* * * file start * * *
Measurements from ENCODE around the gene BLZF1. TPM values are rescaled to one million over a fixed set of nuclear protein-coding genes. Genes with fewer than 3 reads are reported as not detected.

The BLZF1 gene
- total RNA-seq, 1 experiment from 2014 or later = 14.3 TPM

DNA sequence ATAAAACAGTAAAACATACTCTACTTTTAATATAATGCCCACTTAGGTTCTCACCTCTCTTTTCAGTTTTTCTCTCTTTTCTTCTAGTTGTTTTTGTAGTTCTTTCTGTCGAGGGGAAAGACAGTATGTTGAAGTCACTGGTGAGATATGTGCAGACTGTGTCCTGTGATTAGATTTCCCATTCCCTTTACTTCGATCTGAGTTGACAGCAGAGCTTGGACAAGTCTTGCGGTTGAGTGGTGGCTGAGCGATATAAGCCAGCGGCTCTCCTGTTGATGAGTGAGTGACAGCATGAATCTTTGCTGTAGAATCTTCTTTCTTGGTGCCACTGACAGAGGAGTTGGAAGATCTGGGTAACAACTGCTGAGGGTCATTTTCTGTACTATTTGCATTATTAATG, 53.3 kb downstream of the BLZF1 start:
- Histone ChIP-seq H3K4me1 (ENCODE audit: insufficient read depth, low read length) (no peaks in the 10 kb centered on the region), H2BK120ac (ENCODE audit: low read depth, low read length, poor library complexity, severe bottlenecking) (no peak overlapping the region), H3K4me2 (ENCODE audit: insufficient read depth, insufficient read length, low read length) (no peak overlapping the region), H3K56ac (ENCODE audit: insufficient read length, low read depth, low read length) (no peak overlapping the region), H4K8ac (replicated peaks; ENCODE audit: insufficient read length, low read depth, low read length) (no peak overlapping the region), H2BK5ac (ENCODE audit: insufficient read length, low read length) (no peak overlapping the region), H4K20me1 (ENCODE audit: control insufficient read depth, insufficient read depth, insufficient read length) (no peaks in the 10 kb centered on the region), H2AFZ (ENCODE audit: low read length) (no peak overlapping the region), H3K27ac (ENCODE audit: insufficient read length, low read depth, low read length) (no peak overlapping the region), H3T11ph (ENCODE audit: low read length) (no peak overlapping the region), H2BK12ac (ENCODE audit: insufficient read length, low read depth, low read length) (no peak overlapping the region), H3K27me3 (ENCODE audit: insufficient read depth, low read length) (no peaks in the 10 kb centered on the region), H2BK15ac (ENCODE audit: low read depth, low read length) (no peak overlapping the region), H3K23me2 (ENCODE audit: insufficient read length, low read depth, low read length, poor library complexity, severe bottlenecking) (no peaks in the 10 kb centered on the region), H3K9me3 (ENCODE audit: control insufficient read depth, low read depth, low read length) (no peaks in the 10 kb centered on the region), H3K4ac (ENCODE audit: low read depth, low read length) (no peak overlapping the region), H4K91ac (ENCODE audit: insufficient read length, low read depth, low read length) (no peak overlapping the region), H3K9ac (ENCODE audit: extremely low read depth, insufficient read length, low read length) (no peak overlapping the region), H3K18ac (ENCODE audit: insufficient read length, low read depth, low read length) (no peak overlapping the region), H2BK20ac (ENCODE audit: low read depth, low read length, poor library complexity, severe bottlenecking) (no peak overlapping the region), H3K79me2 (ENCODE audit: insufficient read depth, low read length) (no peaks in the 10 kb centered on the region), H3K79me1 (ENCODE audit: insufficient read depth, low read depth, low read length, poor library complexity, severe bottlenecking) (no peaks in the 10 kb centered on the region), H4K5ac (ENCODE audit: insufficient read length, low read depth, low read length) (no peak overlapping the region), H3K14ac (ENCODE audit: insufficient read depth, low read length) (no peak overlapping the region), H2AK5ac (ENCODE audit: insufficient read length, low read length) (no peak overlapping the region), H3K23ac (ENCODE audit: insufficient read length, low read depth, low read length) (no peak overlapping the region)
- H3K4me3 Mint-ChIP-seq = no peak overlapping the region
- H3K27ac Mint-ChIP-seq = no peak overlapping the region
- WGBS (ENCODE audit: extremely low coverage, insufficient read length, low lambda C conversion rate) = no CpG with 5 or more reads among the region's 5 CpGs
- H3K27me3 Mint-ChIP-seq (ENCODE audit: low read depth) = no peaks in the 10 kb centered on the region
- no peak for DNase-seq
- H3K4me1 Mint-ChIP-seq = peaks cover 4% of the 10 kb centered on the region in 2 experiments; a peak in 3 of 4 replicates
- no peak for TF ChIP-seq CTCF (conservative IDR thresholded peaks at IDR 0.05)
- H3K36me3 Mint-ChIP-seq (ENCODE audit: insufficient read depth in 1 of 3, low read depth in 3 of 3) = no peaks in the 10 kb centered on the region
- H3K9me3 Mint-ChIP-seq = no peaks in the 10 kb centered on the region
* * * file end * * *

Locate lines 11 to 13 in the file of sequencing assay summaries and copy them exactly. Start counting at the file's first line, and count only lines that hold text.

- H3K4me1 Mint-ChIP-seq = peaks cover 4% of the 10 kb centered on the region in 2 experiments; a peak in 3 of 4 replicates
- no peak for TF ChIP-seq CTCF (conservative IDR thresholded peaks at IDR 0.05)
- H3K36me3 Mint-ChIP-seq (ENCODE audit: insufficient read depth in 1 of 3, low read depth in 3 of 3) = no peaks in the 10 kb centered on the region